f you’ve ever had the joy of meeting Martin “Marty” Gehres, then you’re familiar with his booming laugh, wide smile, and his love for the City of Dayton. Marty is a Daytonian in the truest sense of the word, having lived within the bounds of Dayton proper for twenty-six of his nearly thirty years. His only detour was to attend Ohio University for his undergraduate degree and a brief stop in Hamilton, Montana. While in Athens, he met his now wife, Julie Forman, an elementary school teacher who teaches English as a second language. The pair returned to Dayton following graduation where they reside today. Perhaps the only love more ingrained in Marty than the love of Dayton is his love of the law. Marty didn’t “discover” a love for the law as many of us did, but rather he was born into it. Marty’s mother, Virginia Platt-Gehres, and father, Judge Daniel Gehres, inspired Marty to become a lawyer. Virginia worked in various public service roles throughout her career, before ultimately serving and retiring from the Child Protection Unit for the Montgomery County Prosecutor’s Office. His father was elected to the Dayton Municipal Court in 1988, and Marty fondly remembers growing up in Judge Gehres’ toy filled chambers. Not only did his parents practice public service and the law, but they emphasized the importance of Catholic social services and giving back to those persons who are less fortunate than yourself. These values were instilled in Marty at a young age and, during his time at the University of Dayton School of Law (“UDSL”), he decided he would pursue a career in public service. Marty graduated cum laude from UDSL in 2017. Following his graduation, his former Evidence professor, the City Attorney, Barbara J. Doseck, approached Marty about applying for a position with the City of Dayton. Marty applied without hesitation because he knew he wanted to give back to the community that raised him. Marty speaks about his role at the City with love and genuine happiness. “Nearly every day at City Hall there is something new that surprises me,” he muses. Through the City, Marty has had the opportunity to prosecute housing cases, present neighborhood grievances to the Division of Liquor Control, draft press releases, argue before the Second District Court of Appeals, litigate personal injury claims, negotiate contracts, and develop policies concerning electric transportation devices. “Working for the City requires you to be a jack of all trades.” One of Marty’s favorite moments with the City was drafting legislation concerning the decriminalization of marijuana (which has been copied in Cincinnati, Columbus, and soon to be Cleveland) and speaking about such legislation on the news. While he would never brag on himself, it’s clear to anyone who has watched his interviews that he’s a natural presenter. He mentions another instance where he gave a presentation to a neighborhood association concerning the liquor licensing process. “Explaining the liquor [licensing] process and how vital it is for residents to assist the City in objecting to problematic locations was extremely fulfilling,” he says. Marty has also had a hand in shaping many of the projects revitalizing and rebuilding downtown Dayton. For him, seeing the project completed is only the start. His true reward comes with seeing our community enjoy a new facility or Photographed from top to bottom, left to right: event and knowing that he was able to help make it a reality. 1. Marty being interviewed Marty aims to utilize his education and his expertise to 2. Marty and Julie, his wife 3. Judge Daniel Gehres, Marty, and Virginia Platt-Gehres help residents see Dayton in the same light that he does. Dayton is no stranger to hardship. In the past year, at Marty’s swearing in. we suffered numerous tragedies which each alone could 4. Marty, Judge Daniel Gehres, Frank Gehres and Eddie have caused a larger city to falter. But, as Marty states, Gehres (his brothers and dad) “Daytonians are hard-working and resilient people. We are 5. Julie, Marty, and their pal Baker some of the most genuinely nice and welcoming people in continued on page 19 18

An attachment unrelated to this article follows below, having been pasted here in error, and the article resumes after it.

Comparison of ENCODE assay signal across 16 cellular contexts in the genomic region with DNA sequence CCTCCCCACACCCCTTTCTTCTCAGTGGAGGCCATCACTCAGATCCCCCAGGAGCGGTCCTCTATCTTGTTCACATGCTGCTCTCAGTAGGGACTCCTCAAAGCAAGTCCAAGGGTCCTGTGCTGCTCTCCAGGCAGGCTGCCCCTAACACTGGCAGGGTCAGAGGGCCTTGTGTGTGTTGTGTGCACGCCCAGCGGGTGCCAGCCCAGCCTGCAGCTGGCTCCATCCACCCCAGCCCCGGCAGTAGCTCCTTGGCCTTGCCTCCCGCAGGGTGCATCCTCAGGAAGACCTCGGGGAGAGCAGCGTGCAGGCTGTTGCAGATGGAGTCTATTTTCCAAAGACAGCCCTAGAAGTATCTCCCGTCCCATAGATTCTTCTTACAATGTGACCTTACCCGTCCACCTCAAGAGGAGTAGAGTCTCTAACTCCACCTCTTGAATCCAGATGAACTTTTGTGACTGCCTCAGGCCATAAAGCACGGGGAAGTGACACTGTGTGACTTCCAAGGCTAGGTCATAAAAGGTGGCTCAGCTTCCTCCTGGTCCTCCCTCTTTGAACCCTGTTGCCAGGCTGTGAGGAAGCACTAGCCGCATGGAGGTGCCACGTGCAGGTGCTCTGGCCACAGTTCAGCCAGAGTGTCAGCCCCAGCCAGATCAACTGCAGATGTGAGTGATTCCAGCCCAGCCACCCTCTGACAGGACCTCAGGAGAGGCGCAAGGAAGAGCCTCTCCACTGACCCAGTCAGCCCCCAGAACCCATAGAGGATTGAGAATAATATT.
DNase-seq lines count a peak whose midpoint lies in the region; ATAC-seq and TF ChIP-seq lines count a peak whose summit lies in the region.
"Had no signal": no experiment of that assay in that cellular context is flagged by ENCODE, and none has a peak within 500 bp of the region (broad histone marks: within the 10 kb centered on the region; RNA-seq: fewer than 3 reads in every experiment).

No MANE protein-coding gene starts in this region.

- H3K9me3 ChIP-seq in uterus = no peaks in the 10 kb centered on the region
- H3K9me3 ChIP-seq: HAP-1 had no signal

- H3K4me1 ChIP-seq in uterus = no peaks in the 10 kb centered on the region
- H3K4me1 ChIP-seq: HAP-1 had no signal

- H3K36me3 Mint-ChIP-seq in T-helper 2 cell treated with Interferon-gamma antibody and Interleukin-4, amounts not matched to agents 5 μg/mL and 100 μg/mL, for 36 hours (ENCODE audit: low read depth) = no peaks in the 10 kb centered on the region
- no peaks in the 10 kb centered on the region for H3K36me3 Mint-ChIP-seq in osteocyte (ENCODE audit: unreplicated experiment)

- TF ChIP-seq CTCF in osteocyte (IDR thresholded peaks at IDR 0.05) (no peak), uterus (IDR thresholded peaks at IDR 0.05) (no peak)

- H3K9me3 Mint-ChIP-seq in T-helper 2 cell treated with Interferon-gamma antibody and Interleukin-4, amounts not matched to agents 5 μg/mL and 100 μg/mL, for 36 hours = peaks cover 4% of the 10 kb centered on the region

Dayton Bar Briefs February 2020